“SHUBH MANGAL ZYADA SAAVDHAN” (“Extra Careful of Marriage”)— A Gay Romantic Bollywood Movie

“SHUBH MANGAL ZYADA SAAVDHAN” (“Extra Careful of Marriage”)

A Gay Romantic Bollywood Movie

Amos Lassen

 Hitesh Kewalya’s “Shubh Mangal Zyada Saavdhan” is a romantic comedy that uses the Bollywood theme of parental disapproval, while a couple wars with their relatives for acceptance of their same-sex relationship. We do not get gay characters much in Hindi cinema or see them treated sympathetically, but here the love story is treated exactly the same as a more traditional romance— it just so happens that the couple are both male. The film is a good attempt at a different kind of love story and is hopefully will bring about more realistic portrayals of LGBTI characters in Bollywood. 

When the film opens, Aman (Jitendra Kumar) and Kartik (Ayushmann Khurrana) running to catch a train setting the stage  for a classic romance. There’s a flashback that shows Aman and Kartik living happily together in Delhi. Kartik’s family is aware of his homosexuality but Aman’s parents have no idea and are thinking about who his future life partner will be as they prepare to marry off his cousin Goggle (Maanvi Gagroo). Kartik is estranged from his parents who cannot accept the fact that their son is gay, but he convinces Aman that because his father is an educated man, all will be well. They plan to keep their relationship secret while attending Goggle’s wedding. However, on the train to the wedding, Aman’s father Shankar Tripathi (Gajraj Rao) sees Aman and Kartik locked together in a kiss and the secret is out. Shankar is appalled by his son’s behavior and is determined to ‘fix’ him by any means possible. The film follows the family’s attempts to deal with what they see is a life-style choice despite Aman’s attempts to convince them otherwise. 

Kartik is the more flamboyant partner, but he never becomes stereotypical and his portrayal of a gay man who is happy in his relationship is as it should be. Aman is quieter and seems to be the product of his small-town upbringing in a large and mostly dysfunctional family. Even though the film is billed as a comedy, there is genuine heartache here on all sides as Aman battles through the difficulties of coming out as gay to his prejudiced and self-centered father. The mix of personalities (Aman’s quieter and more introspective and Kartik’s exuberance and energy) works beautifully despite a flimsy backstory. The romance feels genuine simply because the two are believable as a couple. 

Aman moves back and forth between vulnerability and despair while trying to explain to his parents why there is no difference between their love  and his love for Kartik. However, Shankar and Sunauna (Neena Gupta) had an arranged marriage and there appears to be little love on either side. Aman’s explanations involving dopamine and oxytocin are designed to appeal to his scientist father, but Shankar is relentless in his homophobia and Aman seems helpless to resist his family’s attempts to “cure” his sexuality. We see a symbolic death and rebirth ceremony followed by an attempt to make him marry Kusum (Pankhuri Awasthy) thus making it understandable why he feels as if he cannot destroy his family for his own selfish satisfaction. (Kusum has her own issues too as she is in love with someone deemed totally unsuitable by her family). A marriage of convenience seems an excellent way out, even though Aman is definitely not thrilled by the prospect. It is left to Kartik to fight for his lover and win the family’s acceptance and try to save the day.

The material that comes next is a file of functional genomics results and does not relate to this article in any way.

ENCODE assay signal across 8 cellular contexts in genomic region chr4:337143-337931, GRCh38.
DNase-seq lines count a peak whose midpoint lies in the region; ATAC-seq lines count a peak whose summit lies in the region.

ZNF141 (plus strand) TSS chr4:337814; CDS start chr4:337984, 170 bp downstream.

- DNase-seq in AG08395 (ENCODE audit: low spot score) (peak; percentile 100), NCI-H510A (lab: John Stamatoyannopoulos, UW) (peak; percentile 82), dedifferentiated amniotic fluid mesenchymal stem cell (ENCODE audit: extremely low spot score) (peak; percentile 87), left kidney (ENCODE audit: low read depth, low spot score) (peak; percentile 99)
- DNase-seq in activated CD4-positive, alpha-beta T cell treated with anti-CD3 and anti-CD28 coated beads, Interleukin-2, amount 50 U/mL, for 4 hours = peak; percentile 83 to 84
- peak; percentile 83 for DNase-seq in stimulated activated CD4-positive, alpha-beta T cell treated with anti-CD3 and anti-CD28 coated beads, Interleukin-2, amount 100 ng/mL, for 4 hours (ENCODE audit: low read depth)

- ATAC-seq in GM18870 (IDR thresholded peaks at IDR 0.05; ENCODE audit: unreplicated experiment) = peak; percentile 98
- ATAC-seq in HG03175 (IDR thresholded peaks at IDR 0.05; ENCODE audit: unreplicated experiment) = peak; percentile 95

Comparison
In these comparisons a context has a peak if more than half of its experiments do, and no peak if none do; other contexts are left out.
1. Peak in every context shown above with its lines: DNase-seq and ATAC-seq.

Kartik attempts to overcome the Tripathi family’s prejudices provide some great comedy. The supporting cast is excellent and the actors make sure that most of the scenes are genuinely funny despite the underlying seriousness of the issues. The family dynamic is well played for laughs, particularly in the relationship between Shankar and his younger brother.

In the storyline about Aman’s family’s inability to accept his relationship with Kartik, there is a sub-plot about Shankar’s invention of disease-free black cauliflowers, Goggle’s really quite distressing marriage difficulties Aman’s brother’s own difficult relationship with Shankar and his mother. In the process of dealing with so many characters and sub-plots, the film misses some good opportunities to deal with some of the significant and serious issues facing Kartik and Aman. Even with poignant and keen observations about how difficult it is to find family acceptance of gay relationships, the thought of the next laugh is great, and the film rapidly moves on, instead of letting us savor these brief glimpses into the all too real issues facing many people today.  Although many of the more serious aspects are brushed aside to make way for laughs, the film is a move  in the right direction to open conversations and show the possibility of acceptance of same-sex relationships. It’s a lot of weight for the film to carry, which is perhaps why director Hitesh Kewalya avoids most of the serious points and focuses more on the comedy. This might also explain why there are so many sub-plots to act as a smoke-screen for the more controversial romance. The film is a fun look with some light-hearted entertainment that doesn’t push its social message too hard.


At its heart, this is  film about families that is blunt in its message.

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